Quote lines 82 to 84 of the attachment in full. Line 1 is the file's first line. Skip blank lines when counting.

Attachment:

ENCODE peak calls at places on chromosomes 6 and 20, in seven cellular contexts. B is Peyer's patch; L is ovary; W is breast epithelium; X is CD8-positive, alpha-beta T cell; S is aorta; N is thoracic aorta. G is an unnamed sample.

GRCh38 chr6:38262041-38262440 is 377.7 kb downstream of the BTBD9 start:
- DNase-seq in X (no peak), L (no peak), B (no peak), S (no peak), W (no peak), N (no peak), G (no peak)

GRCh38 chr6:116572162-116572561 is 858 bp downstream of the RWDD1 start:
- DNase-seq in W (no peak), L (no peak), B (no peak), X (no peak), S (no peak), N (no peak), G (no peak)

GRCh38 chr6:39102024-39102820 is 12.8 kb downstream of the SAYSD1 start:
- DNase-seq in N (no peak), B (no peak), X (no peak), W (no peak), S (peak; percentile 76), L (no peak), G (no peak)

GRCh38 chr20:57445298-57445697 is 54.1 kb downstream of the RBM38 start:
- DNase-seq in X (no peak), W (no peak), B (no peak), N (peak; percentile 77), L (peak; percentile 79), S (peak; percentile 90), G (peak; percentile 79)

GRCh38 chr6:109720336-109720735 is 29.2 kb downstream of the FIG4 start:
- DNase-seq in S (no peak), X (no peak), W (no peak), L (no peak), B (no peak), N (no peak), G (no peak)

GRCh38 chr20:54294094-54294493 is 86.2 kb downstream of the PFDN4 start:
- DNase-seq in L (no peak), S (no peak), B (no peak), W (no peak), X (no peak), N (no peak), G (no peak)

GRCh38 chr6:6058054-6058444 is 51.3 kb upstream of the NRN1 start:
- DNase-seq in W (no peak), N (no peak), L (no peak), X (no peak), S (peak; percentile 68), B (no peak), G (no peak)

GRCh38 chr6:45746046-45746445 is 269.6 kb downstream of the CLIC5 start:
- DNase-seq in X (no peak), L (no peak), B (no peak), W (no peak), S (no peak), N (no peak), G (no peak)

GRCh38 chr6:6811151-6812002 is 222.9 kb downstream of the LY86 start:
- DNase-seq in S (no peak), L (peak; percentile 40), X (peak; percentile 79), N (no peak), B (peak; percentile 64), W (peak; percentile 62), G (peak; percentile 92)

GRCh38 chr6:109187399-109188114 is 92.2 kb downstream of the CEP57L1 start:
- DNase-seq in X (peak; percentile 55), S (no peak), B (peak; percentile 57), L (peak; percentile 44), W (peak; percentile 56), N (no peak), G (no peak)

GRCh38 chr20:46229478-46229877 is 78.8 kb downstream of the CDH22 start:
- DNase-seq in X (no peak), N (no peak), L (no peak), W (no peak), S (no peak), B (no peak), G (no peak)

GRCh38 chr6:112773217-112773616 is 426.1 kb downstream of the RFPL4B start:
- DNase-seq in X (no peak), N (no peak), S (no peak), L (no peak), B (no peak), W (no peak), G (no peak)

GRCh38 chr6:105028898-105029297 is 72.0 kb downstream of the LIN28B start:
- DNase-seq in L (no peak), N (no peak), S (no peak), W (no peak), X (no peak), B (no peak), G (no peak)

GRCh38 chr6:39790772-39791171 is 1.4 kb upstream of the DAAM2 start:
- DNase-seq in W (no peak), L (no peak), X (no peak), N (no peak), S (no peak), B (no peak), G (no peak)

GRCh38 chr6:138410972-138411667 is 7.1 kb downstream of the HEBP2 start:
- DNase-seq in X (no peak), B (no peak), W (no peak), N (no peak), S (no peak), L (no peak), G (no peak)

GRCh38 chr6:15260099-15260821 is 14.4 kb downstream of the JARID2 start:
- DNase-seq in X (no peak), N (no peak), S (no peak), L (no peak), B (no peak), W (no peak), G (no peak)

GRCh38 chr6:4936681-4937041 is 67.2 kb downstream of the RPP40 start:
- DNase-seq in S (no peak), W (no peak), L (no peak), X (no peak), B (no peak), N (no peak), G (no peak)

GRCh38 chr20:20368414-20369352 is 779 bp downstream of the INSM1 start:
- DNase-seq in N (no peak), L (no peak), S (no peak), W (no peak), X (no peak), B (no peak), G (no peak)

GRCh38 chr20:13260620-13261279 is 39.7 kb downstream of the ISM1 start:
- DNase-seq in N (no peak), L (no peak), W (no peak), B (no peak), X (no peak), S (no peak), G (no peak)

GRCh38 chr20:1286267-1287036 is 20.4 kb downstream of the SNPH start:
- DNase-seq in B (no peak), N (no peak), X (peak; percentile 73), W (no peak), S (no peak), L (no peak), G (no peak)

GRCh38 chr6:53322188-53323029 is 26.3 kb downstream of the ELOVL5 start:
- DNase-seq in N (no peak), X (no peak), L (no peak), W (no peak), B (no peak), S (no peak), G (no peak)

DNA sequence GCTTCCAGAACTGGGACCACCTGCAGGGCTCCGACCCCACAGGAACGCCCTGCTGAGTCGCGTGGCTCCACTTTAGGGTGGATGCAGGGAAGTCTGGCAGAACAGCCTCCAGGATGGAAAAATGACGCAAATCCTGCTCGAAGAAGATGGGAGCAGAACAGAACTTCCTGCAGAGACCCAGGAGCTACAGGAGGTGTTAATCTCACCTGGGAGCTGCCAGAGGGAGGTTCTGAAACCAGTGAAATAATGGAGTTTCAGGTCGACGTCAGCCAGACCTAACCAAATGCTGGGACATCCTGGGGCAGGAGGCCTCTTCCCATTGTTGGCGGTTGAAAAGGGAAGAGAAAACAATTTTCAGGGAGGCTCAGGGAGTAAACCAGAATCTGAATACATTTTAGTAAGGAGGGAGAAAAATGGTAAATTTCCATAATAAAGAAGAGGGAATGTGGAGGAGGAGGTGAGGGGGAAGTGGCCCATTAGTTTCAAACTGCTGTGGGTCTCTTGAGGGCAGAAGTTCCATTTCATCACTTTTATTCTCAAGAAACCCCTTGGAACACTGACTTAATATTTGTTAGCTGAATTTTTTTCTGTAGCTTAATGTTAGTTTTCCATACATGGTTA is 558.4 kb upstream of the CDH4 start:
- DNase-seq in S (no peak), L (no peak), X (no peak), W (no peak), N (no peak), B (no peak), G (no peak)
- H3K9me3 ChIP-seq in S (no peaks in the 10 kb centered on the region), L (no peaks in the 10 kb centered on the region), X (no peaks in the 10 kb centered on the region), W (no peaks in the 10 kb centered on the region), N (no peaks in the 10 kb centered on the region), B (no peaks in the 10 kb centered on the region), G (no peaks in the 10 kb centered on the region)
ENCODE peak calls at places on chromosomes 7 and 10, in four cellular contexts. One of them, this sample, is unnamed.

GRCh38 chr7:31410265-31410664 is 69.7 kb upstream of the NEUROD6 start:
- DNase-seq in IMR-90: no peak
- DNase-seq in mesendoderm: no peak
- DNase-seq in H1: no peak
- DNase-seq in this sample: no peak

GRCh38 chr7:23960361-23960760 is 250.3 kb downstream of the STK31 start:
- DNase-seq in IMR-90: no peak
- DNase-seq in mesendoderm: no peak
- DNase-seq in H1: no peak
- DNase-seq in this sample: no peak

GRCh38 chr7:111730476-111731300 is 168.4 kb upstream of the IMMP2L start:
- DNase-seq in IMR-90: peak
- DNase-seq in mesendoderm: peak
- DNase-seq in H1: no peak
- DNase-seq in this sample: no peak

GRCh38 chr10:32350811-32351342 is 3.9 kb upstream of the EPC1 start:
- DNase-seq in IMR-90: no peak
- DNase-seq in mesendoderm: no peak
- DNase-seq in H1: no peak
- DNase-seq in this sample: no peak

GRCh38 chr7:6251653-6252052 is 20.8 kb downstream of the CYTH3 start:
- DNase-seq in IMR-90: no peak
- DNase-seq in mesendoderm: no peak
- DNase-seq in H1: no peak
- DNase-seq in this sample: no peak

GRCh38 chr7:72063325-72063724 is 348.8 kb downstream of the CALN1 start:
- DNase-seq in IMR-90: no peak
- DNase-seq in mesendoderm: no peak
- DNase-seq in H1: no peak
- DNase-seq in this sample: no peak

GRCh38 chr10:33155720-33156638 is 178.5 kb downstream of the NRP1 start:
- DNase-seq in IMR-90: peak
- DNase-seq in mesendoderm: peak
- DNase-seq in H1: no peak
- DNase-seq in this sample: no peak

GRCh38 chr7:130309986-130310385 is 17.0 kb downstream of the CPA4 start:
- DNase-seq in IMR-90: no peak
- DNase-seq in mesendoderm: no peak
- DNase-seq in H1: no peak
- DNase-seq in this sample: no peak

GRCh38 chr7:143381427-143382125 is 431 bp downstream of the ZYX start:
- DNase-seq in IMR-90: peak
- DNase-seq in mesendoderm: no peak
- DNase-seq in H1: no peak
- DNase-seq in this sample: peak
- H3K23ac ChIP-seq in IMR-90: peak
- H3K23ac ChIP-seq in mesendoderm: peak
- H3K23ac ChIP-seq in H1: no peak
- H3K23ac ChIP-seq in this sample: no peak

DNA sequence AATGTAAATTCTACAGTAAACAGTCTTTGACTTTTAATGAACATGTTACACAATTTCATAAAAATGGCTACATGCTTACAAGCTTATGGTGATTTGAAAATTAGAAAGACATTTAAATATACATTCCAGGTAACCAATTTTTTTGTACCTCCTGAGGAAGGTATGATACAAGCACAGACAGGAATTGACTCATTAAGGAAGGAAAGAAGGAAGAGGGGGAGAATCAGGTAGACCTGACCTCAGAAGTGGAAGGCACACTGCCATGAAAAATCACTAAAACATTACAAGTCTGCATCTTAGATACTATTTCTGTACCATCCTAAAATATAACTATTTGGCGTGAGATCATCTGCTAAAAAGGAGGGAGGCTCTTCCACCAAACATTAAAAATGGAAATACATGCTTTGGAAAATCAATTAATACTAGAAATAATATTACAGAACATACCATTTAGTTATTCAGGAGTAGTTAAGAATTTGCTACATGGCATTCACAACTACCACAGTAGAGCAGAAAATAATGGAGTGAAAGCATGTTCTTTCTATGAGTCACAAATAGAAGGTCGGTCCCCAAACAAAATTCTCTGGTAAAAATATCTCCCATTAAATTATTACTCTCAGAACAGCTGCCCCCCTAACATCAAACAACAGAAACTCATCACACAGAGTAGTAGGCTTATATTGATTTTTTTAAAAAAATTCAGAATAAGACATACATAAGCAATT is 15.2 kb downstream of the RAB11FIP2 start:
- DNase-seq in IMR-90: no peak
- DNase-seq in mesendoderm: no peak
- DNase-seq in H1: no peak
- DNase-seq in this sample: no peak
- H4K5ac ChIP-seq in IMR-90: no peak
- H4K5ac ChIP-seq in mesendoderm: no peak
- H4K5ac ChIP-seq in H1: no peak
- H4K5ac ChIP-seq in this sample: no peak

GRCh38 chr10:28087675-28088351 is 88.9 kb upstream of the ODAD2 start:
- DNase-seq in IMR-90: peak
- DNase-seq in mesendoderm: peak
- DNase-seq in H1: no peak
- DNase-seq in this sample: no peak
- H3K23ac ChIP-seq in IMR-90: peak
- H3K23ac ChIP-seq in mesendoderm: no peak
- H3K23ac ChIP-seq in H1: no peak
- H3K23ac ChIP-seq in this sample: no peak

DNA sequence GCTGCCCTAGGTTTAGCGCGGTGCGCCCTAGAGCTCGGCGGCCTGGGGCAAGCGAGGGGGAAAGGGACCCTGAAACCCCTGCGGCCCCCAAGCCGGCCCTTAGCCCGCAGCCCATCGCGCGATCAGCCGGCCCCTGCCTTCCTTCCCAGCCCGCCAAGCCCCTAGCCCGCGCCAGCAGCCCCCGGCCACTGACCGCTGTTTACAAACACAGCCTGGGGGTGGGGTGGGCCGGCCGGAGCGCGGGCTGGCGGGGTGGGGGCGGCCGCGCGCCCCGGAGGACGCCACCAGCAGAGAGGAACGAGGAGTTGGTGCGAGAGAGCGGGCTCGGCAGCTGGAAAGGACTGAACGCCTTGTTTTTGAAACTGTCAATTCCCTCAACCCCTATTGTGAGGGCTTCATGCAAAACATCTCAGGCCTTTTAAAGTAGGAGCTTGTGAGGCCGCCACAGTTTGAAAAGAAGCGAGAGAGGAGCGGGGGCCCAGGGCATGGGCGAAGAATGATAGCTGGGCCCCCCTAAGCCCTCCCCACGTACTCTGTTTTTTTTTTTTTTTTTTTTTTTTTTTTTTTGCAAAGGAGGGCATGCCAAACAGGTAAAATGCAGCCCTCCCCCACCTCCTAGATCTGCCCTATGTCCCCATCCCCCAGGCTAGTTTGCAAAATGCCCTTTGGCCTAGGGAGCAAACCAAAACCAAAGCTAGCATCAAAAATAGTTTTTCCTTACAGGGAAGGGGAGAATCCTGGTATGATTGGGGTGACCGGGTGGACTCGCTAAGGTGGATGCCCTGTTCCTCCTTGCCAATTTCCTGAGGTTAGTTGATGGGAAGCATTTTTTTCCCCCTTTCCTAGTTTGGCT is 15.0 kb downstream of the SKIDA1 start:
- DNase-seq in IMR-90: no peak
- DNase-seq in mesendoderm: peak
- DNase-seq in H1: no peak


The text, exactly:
- DNase-seq in this sample: no peak

GRCh38 chr7:130309986-130310385 is 17.0 kb downstream of the CPA4 start:
- DNase-seq in IMR-90: no peak